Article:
uint8_t wave_id[4]; // 'd' 'a' 't' 'a'
        uint32_t wave_size; // byte total

Our task is it now to insert our data into the members of this struct and write it to a file along with the data buffer we created here. Below is a function that does exactly that (the struct I shared above is declared outside the function). Note that we have to write each sample to the file twice in a row, once for each channel (have a look at the exact specification from the link I shared above to see why).

void writeWav(std::string fname,int16_t * buff, uint32_t dur, uint16_t sr, uint8_t ch)
    waveheader wh;
    // copy the string "RIFF" into the riff_id char array
    memcpy(wh.riff_id, "RIFF", 4*sizeof(uint8_t));
    // same for the wavetype char array
    memcpy(wh.wavetype, "WAVE", 4*sizeof(uint8_t));
    // take notice of the trailing whitespace in the string
 memcpy(wh.fmt_id, "fmt ", 4*sizeof(uint8_t));
    // fmt_size is 16, the size (in bytes) of the rest of the subchunk
 wh.fmt_size = 16;
    // fmt_code is the audio format used for storing the data. This
    // should usually be 1, which is used for Pulse Code Modulation (PCM).
    // PCM is basically how the file connects the samples we created to 
    // make an actual waveform (curve) out of it.
 wh.fmt_code = 1;
 wh.channels = (uint16_t) ch;    // 1 = mono, 2 = stereo
 wh.samplerate = sr;
    // The size of the individual samples. Since we are using
    // 16bit signed integers to represent the sample values,
    // we will use 16 here.
    wh.bits = 16;
    // Align is the total number of bytes for all channels
 wh.align = (wh.channels * wh.bits) / 8;
    // How many bytes per second, there are samplerate
    // (44100) samples per second, each being of size
    // align ((ch * bits )/ 8)
    wh.byterate = (wh.samplerate * wh.align);
    // copy the "data" string to the chunk id array
 memcpy(wh.wave_id, "data", 4*sizeof(uint8_t));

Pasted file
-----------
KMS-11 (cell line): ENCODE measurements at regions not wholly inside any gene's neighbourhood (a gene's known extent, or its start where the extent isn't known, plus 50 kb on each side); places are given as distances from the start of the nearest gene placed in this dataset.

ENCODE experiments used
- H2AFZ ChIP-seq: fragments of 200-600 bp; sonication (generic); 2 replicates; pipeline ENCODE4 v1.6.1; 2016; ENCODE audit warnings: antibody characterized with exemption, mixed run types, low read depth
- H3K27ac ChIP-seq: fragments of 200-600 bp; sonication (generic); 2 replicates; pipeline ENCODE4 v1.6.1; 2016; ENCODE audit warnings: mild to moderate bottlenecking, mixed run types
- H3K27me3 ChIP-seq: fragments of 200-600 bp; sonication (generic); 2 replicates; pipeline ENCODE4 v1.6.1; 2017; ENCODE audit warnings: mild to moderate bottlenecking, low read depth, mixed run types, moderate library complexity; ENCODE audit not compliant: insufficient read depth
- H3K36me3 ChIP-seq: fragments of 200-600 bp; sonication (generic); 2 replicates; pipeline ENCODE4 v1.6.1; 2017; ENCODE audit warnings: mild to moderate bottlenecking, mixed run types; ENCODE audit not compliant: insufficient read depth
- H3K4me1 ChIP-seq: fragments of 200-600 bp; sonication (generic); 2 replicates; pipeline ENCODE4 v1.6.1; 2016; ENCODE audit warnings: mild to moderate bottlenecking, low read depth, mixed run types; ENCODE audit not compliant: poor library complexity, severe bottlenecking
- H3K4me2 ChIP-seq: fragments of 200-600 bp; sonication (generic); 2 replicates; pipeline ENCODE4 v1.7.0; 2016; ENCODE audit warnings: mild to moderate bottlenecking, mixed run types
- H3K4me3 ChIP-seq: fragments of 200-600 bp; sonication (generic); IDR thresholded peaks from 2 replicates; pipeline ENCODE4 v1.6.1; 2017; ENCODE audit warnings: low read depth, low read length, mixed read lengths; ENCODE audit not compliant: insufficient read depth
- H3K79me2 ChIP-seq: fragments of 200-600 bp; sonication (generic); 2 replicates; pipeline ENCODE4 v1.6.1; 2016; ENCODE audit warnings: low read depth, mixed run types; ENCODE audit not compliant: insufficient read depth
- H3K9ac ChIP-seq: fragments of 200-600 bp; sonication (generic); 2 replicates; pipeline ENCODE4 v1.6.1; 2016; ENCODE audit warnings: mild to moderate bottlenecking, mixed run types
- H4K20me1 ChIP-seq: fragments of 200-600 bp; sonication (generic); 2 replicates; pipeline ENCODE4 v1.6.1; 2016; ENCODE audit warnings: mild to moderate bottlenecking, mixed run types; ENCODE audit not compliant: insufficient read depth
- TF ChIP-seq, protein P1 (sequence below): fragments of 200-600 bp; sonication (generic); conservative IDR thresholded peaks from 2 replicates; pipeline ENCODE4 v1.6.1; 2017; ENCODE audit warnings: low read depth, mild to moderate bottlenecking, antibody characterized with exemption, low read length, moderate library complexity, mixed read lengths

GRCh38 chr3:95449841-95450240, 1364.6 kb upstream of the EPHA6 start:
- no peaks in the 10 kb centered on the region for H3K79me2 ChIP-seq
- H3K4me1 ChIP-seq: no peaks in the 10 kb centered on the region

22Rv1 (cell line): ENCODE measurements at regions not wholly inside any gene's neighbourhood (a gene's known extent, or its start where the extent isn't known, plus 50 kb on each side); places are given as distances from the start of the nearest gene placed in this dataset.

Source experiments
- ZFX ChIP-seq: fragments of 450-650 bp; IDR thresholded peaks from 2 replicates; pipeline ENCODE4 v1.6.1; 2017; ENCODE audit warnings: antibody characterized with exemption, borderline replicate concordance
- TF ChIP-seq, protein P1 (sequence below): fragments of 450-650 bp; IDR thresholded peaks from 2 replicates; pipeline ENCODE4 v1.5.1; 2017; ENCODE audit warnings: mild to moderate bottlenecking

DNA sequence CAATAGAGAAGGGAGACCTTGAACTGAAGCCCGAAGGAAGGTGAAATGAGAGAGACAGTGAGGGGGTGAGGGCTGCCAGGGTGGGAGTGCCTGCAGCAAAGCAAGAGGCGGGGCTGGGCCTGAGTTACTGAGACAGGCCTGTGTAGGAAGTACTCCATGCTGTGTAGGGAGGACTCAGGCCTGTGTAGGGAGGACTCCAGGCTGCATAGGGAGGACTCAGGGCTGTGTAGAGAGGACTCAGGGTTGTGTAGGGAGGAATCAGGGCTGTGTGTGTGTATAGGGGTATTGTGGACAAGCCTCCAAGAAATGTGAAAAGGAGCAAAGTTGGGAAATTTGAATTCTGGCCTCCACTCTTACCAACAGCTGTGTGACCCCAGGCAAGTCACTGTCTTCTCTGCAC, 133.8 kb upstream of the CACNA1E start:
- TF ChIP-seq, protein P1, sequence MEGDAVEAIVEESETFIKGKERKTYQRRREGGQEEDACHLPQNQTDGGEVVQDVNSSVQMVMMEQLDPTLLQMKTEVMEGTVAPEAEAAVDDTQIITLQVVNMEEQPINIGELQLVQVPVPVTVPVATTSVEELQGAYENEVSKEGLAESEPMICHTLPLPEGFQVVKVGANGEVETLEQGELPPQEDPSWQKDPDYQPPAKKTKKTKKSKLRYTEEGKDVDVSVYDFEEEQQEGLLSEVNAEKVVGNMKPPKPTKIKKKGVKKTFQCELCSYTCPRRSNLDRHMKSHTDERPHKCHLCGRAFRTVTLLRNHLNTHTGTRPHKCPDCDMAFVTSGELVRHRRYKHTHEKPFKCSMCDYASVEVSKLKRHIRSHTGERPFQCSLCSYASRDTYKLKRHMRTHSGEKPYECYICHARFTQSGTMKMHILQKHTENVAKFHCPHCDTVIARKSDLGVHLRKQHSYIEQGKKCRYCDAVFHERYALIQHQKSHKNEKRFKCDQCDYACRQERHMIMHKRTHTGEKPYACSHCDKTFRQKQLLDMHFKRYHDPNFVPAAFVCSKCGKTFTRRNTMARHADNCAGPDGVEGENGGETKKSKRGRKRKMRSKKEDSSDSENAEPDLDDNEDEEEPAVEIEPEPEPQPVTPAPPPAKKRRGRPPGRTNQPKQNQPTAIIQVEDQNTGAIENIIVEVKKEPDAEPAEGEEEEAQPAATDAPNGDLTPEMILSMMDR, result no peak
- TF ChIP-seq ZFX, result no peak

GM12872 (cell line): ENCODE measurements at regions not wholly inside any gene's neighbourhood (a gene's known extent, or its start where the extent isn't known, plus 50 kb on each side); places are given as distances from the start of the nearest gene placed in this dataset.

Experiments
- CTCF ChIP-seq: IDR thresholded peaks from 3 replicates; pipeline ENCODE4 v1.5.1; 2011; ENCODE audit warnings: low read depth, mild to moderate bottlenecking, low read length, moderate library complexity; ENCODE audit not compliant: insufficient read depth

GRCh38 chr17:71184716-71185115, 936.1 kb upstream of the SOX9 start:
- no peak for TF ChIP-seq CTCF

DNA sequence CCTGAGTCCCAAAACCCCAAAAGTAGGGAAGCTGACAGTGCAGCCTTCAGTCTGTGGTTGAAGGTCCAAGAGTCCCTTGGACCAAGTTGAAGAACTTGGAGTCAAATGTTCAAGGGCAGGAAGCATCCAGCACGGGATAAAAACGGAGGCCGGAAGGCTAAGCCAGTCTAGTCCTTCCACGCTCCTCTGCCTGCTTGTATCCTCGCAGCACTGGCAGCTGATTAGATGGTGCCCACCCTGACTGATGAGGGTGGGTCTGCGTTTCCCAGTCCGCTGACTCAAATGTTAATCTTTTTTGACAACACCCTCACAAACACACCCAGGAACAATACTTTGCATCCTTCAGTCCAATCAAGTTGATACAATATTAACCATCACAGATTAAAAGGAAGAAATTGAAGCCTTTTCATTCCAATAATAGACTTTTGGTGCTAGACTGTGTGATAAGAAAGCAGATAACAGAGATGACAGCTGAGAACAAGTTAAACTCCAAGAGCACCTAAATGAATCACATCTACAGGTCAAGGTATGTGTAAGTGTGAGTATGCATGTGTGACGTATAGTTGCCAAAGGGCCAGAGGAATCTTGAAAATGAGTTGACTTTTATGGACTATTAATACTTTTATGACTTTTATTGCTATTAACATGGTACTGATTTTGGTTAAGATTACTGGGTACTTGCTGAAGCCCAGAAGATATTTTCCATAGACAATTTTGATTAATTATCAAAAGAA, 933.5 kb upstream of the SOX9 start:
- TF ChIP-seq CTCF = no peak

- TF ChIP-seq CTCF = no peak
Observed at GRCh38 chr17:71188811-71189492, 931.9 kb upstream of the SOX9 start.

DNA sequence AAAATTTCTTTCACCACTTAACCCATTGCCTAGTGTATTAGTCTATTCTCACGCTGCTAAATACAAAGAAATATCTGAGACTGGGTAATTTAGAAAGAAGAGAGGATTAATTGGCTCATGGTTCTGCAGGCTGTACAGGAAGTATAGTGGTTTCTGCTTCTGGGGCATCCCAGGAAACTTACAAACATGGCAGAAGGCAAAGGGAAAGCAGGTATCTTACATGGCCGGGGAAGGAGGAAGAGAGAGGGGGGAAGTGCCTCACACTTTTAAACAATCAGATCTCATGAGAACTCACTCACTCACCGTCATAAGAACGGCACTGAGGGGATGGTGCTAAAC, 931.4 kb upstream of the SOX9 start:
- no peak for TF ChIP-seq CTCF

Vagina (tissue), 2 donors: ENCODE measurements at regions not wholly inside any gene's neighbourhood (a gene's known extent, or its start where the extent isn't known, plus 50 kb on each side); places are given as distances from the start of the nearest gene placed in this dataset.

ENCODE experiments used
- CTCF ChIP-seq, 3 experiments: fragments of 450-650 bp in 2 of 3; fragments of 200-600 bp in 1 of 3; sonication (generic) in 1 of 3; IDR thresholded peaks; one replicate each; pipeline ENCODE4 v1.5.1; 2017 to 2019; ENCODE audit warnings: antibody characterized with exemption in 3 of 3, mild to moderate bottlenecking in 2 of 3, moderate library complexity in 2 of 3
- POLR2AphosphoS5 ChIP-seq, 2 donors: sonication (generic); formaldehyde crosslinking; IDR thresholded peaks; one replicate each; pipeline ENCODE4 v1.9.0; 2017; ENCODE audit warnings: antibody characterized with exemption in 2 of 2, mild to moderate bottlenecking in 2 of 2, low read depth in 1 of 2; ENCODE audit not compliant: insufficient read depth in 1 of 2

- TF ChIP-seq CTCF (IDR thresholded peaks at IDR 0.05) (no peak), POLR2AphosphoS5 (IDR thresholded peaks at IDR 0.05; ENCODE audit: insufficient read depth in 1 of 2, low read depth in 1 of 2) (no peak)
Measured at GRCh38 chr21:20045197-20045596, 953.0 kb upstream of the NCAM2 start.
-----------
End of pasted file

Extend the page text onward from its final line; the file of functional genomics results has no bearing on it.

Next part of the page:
uint32_t total_samples = sr * dur;
    // number of data bytes in the file, the two
    // stands for the 2 bytes per sample sent per
    // channel
    uint32_t byte_total = total_samples * 2 * ch;
    // now that we have ALL the info, we can calculate
    // the total size
    wh.riff_size = byte_total + sizeof(wh) - 8;
    // assigning byte_total
    wh.wave_size = byte_total;
    // Samples are stored channel for channel, so
    // a single sample has to be written twice in a
    // row, once for each channel.
    total_samples *= 2;
    int16_t * end_buffer = new int16_t[total_samples];
    for (uint32_t n = 0; n < total_samples; n += 2)
        int16_t val = buff[n/2];
        end_buffer[n] = val;
        end_buffer[n + 1] = val;
    std::ofstream f;
    f.open(fname, std::ios::binary | std::ios::trunc);

    if (! f.write(reinterpret_cast(&wh), sizeof(wh)) ||
        ! f.write(reinterpret_cast(end_buffer), byte_total))
        throw std::runtime_error("Thy digital oscillation datum did not write properly!");
    delete [] end_buffer;

The code together with the comments should be pretty self-explanatory and as far as I'm concerned, this code works perfectly. I hope it does so for you too, but please feel free to comment if you are having problems or have any questions about this topic. I am currently working on creating ADSR envelopes as well as directing the sound to the sound card for direct playback and will post either of these steps in the following part of this series.